Write now!

I want to get back to writing my book.  Let me qualify that: I need to get back to writing my book.

My book starts as a series of journal entries (both personal and travel) and letters in 1996 and ‘97, long before I know I will write a book.

In 2001, I start writing chapters, by hand.  The chapters flesh out story snippets and descriptions of people and places.  The chapters expound on inner turmoil, extreme loneliness and a budding thirst for a less-ordinary life.

By the end of 2001, I am typing these chapters into a computer, adding more details, more perspective and more poetry to my word count.

I print out what I consider the second draft and edit onto the pages.  Like the cliché that I am, I carry dog-eared pages with me everywhere, reading and re-reading the story of me.  My book, a travel biography, begins to take shape and I move chapters, fool around with format and finally settle on a 3-part tome.

Part One. Narrative. Documenting the end of life as I know it.  My alone-ness.  My fear of drowning.  My knowledge that doing something, anything, is better than doing nothing.  Not knowing what ‘something’ to do.

Part Two. Narrative.  A journey in a wide circle.  Defeat.  Triumph.  Forging relationships.  Learning that I don’t know everything.  Learning that I know a lot.  Drinking in facts and places and more people.

Part Three.  Episodic.  The circles continue, concentric, overlapping, my life a Venn diagram.  Hating myself.  Loving myself.  Losing myself to excess and pretended celebrity.  Stillness.  Silence.  Sleep and a momentum that ultimately forces a new trajectory.

Years pass.

I occasionally dust off a printed copy.  What draft is this?  Eight?  Eleven?  I lose track.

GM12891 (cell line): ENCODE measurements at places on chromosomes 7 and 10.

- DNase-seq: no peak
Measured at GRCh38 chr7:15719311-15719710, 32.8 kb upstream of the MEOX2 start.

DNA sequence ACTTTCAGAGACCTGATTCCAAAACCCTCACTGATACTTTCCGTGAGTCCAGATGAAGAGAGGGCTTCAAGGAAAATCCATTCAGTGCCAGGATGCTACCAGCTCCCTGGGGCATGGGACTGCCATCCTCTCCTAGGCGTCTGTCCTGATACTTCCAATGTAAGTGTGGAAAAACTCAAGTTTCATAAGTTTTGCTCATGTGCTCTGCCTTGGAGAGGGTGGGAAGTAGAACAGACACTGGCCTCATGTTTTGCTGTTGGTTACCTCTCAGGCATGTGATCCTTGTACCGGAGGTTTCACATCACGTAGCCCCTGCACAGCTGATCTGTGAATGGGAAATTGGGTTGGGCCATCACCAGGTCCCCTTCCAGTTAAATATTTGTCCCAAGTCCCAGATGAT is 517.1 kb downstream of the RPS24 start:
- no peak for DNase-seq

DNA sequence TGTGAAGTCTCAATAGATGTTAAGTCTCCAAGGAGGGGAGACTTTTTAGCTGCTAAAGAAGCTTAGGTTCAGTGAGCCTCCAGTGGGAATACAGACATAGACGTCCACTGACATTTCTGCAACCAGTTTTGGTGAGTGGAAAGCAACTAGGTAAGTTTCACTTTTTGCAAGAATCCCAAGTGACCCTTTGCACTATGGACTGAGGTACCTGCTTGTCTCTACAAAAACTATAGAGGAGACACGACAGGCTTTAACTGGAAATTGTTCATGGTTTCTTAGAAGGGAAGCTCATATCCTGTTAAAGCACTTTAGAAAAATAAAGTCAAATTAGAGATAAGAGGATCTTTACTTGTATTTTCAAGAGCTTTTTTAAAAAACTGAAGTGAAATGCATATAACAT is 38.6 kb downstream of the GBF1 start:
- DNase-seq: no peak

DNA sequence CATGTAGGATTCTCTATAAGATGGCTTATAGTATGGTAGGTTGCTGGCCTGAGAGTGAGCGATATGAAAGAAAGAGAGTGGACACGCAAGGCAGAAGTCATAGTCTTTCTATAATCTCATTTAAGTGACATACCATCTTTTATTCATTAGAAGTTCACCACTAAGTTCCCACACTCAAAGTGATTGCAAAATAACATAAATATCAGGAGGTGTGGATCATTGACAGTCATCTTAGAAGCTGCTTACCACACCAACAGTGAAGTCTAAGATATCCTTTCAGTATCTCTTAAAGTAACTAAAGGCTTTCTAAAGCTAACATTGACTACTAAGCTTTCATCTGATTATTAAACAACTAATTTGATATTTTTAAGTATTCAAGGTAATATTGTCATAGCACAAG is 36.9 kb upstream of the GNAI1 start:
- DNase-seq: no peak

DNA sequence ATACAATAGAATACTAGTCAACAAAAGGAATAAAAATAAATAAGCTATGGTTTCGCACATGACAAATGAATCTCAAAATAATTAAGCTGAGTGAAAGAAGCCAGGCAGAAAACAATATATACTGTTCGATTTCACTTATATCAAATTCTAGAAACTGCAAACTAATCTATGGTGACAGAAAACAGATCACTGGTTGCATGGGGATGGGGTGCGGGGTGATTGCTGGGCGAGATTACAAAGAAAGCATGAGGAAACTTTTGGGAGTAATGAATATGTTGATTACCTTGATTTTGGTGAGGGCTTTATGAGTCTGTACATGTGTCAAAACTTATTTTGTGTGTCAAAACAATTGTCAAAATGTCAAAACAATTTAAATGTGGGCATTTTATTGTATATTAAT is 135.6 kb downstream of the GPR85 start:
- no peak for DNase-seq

“I am in love with this,” says a friend.  “But it should be a novel.  It should be in the third-person.”  I disagree, and re-write chapter one for the fifty-millionth time.  Each time I re-write it I love it more.

“It’s wonderful, Sweetie,” says my mother.  “She has to say that,” I think.  But she actually does love it.

I feed it in cruel increments to willing and select friends.  I want critics, not sycophants to read it.  Only that will make it better.  I write in sporadic and manic phases.  I accomplish much, then nothing for months, years.

In 2009, I sit in modest, yet well-decorated apartment in a foreign city, and I read chapter one.  “This should be a novel, in the third-person,” I think and I smile.  It has taken me years to get to this point.  I tell my friend, herself a writer, a successful one.  She is pleased.

I dig out the letters and journals from a decade before, all brought from my homeland for this very purpose, and I read.  I remember a girl I once knew, one who loved passionately and had her hopes crippled.  I think of her fondly as I might think of a distant relative I was once close to.  She saddens and angers me, yet I know I will always be protective of her.  She is, after all, me.

I return to the keyboard, and I start at the beginning, a very good place to start.

Chapter one.

I write the story of a young woman called Sarah.  She has a whole life, most of which I have yet to discover and some of which echoes my own life.  I love her, as fiercely as I love the girl in the journals and hand-written lengthy letters collected by loving parents and returned years afterwards.

I feed it to a new friend in meaty chunks.  She wants more.

It flows out of me, like a mother’s milk.  Chapter one.  Two.  Three.  Six.  And then, nothing.

Months later I return to the pages I wrote and do not recognize the words.  “Who wrote this?” I wonder and then remind myself that I did.  These words are mine.  And they are good.

Yes, I need to get back to my book.

Advertisements

3 thoughts on “Write now!

  1. How fabulous! If you are interested in a good writers’ forum where there is a collegiate atmosphere and very little ego (and great critiques), I can recommend Litopia. Just Google it or mail me and I’ll send you an invitation. I write in isolation here in Germany and it’s been a huge learning experience for me working amongst other writers.

  2. hello – this is my first ‘comment’. so i am a little nervous. maybe i should have drafted out something fisrt.

    ok here goes

    damm finn just woke up.

Leave a Reply

Please log in using one of these methods to post your comment:

WordPress.com Logo

You are commenting using your WordPress.com account. Log Out / Change )

Twitter picture

You are commenting using your Twitter account. Log Out / Change )

Facebook photo

You are commenting using your Facebook account. Log Out / Change )

Google+ photo

You are commenting using your Google+ account. Log Out / Change )

Connecting to %s